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Last week’s mortgage and housing-related reports began with Construction Spending for December.  It produced a reading of 0.10 percent or a seasonally adjusted $930.5 billion. December’s reading had been expected to have a reading of 0.40 percent. Spending for private sector projects rose by 1.00 percent and of this amount, residential construction spending increased by 2.60 percent.  Private sector spending for non-residential construction fell by -0.70 percent.

Although construction spending posted a fractional gain, it good news in that construction spending is being dominated by residential construction and due to inclement weather, any gains in construction spending during December was considered positive. 

Employment related reports dominated last week’s economic reports. The ADP employment report for January indicated that only 175,000 new private sector jobs were added and the lowest reading in five months. December saw 227,000 new jobs. Severe weather conditions were pointed to as a leading impact, causing the lower than expected jobs growth for both months.

Concerns are mounting that lackluster jobs reports could be showing more fundamental are needed to inspire jobs growth.  The economy’s month-to-month job reports can be unpredictable and the last quarterly results provided some positive information.  The three month period ending January 2014 showed an averaged job growth of 230,000, as compared to an averaged reading of 220,000 jobs added during the same period a year ago.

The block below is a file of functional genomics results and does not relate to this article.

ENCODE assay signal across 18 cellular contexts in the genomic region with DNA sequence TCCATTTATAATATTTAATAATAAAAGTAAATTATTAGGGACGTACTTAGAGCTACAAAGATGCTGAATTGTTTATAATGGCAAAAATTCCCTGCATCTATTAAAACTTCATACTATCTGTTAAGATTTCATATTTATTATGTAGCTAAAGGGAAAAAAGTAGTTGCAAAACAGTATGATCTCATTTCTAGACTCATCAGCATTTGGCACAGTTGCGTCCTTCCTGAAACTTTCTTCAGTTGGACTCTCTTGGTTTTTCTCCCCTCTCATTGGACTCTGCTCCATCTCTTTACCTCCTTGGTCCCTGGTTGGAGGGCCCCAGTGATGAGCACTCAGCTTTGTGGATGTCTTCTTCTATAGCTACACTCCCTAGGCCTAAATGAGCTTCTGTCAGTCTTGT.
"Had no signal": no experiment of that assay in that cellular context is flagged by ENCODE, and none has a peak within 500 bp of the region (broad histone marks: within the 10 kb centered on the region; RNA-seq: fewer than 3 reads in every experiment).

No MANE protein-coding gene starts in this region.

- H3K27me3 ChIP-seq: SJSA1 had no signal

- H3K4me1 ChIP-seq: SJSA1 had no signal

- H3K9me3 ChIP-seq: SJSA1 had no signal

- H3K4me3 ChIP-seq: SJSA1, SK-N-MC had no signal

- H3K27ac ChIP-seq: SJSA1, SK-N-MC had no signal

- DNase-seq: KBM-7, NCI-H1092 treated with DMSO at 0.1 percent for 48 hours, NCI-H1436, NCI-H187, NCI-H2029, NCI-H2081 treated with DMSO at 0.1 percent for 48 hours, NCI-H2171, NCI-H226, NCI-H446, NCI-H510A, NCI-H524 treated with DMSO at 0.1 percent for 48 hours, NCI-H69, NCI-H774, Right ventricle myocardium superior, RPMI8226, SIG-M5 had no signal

New Jobless Claims came in at 331,000, significantly less than the prior week’s reading of 351,000 new jobless claims and lower than the forecast reading of 337,000. Analysts point to these readings as support for gradual improvement in the economy. 

The Bureau of Labor Statistics (BLS) released its Non-Farm Payrolls report for January, which indicated that 113,000 new jobs were added during the first month of 2014, a far cry from the 200,000 jobs needed to move us out of a jobless recovery where only the 1% benefit. The reading was better than December’s reported 75,000 jobs added.  Economists pointed to underlying causes for December’s dip in jobs growth due to the healthcare law and government sectors cut jobs and continue bad weather for January.